Let’s start with some fun stuff. A Shaun Tan video:
A cool video about using and making maquettes by James Gurney (his blog is a treasure trove of practical information by the way):
And now, onto the more difficult things. I wrote the other day about how it’s hard not to draw ALL THE THINGS into every picture, because I want people to hire me and I want to prove I can do all the things, in every picture. A second thing that is hard, much along the same lines, is that I want to have finished work to post online ALL THE TIME. This is backed by the evidence of other illustrators getting jobs by the social media posts they make. It’s backed by the evidence of publishers saying ‘it’s good to remind us that you exist, so we think of you when a project that might suit you comes along’. But it’s not great for my artistic improvement, nor for my mental health.
I’m getting better at not being anxious just because I haven’t posted in a week, but I have two problems. One, I rarely draw unless it’s for deliberate study or for a thing that I hope will turn into something that I can post on the internet, and preferably put in my portfolio. Two, once I decide I’m going to develop a sketch into a finished piece, I get impatient. And if I don’t finish it I feel incredibly disappointed in myself. Even if I just decided the sketch wasn’t that interesting.
The latter is the root of most of the problems. I often drop deliberate study out of my routine because I’m impatient to have more finished work. And, in doing so, I stop drawing anything that’s not directly related to getting illustrations finished. This is not great, and doesn’t help me create good work.
The desire to finish it and move on was useful in my earlier art days. You need to make a lot of drawings in order to get better. It’s still useful now, but perhaps with a little moderation. In my development now, the practice of making a lot of drawings may need to find a place within the life-cycle of individual pieces. Both Tan and Gurney (following a long tradition of many artists who create imaginative work) create mutiple sketches, roughs, colour roughs, studies of anatomy/light/… before embarking on the final painting. And that’s all after they’ve spent ongoing time drawing bones in museums, or environments from life, and tons of imaginative drawings in sketchbooks.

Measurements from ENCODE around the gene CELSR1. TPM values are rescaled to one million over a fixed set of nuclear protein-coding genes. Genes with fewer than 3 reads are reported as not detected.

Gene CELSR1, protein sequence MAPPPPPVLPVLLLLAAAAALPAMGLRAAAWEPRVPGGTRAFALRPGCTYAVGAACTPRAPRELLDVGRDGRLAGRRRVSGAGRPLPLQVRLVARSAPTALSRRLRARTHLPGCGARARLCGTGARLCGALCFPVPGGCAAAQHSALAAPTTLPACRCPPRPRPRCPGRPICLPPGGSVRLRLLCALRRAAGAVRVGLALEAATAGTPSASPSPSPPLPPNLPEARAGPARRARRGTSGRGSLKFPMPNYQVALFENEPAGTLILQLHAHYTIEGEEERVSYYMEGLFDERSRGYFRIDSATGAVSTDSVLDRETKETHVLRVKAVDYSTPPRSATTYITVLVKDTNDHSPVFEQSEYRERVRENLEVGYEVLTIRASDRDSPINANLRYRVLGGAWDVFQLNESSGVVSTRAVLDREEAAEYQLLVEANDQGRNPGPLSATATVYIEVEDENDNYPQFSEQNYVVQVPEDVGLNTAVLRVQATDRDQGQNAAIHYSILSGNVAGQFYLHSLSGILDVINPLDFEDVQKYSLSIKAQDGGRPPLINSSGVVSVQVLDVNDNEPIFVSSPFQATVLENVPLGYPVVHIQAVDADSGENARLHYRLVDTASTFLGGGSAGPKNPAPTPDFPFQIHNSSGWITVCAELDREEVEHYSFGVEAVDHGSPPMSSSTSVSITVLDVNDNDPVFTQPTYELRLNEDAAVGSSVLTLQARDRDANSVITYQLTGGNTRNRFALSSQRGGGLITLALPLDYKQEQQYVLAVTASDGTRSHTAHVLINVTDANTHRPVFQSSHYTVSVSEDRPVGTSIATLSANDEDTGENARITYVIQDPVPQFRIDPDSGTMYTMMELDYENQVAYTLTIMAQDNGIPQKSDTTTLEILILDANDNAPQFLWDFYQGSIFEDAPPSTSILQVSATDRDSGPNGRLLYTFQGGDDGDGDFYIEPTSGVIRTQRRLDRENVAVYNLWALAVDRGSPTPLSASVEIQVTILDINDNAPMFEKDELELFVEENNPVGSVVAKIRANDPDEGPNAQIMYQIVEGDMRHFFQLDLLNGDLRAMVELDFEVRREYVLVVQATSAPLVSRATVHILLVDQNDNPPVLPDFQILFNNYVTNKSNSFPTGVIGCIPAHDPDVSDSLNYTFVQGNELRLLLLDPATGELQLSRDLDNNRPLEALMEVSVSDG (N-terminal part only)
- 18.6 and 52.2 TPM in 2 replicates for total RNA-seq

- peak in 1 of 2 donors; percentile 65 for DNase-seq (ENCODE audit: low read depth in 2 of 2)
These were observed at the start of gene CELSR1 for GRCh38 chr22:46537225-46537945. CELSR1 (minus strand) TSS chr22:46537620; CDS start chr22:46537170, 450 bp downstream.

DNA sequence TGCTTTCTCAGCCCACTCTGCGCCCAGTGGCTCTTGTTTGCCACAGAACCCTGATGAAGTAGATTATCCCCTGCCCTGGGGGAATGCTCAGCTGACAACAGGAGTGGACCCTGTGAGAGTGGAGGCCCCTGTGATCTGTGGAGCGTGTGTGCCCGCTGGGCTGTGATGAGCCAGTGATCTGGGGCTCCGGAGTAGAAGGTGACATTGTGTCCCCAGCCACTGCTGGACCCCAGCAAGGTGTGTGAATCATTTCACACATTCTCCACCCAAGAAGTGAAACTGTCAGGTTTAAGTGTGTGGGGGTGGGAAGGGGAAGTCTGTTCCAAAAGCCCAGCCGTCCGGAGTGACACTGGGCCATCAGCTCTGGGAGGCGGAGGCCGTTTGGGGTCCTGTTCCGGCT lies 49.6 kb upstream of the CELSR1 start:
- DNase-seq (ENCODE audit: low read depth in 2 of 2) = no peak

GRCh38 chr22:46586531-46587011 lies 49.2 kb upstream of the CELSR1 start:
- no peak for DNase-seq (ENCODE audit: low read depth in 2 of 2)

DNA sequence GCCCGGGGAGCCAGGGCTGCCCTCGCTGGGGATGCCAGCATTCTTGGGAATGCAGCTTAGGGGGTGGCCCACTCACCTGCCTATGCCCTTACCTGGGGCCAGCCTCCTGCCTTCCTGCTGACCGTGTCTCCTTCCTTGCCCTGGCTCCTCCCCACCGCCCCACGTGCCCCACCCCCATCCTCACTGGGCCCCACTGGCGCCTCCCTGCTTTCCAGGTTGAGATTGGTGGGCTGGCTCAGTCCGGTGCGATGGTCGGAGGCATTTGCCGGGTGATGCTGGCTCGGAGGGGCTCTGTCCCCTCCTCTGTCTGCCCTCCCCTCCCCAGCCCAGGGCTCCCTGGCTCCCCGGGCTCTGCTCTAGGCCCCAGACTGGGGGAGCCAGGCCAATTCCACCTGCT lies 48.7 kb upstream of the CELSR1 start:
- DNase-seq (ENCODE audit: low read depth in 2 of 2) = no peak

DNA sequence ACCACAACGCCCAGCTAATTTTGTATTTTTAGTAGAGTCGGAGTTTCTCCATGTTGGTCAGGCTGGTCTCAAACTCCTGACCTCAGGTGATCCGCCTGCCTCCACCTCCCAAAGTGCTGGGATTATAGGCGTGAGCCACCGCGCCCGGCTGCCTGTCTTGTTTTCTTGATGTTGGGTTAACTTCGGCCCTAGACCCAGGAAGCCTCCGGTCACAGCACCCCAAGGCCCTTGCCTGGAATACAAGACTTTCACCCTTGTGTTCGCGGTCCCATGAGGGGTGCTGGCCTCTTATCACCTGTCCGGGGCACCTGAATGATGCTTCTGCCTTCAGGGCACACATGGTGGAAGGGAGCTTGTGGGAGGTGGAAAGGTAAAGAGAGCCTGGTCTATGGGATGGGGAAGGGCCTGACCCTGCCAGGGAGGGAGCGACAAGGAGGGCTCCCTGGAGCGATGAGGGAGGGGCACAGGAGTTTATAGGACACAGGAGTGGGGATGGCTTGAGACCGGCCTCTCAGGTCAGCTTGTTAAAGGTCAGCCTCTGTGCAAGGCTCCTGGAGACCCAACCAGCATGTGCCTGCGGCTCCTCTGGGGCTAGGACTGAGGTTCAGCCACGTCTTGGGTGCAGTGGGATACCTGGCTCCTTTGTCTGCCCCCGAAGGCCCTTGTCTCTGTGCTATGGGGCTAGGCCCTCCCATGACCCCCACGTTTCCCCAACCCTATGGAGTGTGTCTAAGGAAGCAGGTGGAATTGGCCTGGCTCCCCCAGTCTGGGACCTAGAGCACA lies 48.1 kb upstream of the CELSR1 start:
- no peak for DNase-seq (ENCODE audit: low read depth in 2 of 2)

At the very least, most pieces of imaginative art benefit from having time for the ideas to percolate, and from not rushing the rendering just to get it done quickly.
It’s difficult, though, because honestly, I still just want someone to hire me. And it’s hard to stop the belief that maybe this piece will be the one! The one that means they think my art is just what they want! But putting that level of pressure on every sketch is counter-productive.
Caveat: there’s a time and a place for everything, this is not a hard and fast rule, yada yada. There’s a reason I love impressionist paintings. And I know there are as many ways to create art as there are artists. Not everyone makes tons of roughs before moving on to final work, especially as computers allow you to layer it all up and continually fix mistakes. But I think it’d be worth at least trying this out.
The overall lesson from this: sometimes art time needs to be about exploration, or about development. About leaving space for good ideas to progress. And sometimes, it doesn’t need to go up on the internet at all. This may be a little off-topic for the overall theme of the month, but it feels important to me. It can also be kind of encouraging to remember that Tan and Gurney’s brilliant paintings don’t just spring forth in an afternoon, or even a week. How am I going to implement this? I’m not sure yet. But I think it can tie in with creating more emotional sketches and story expansions, as exercises to expand my creativity. So wish me luck!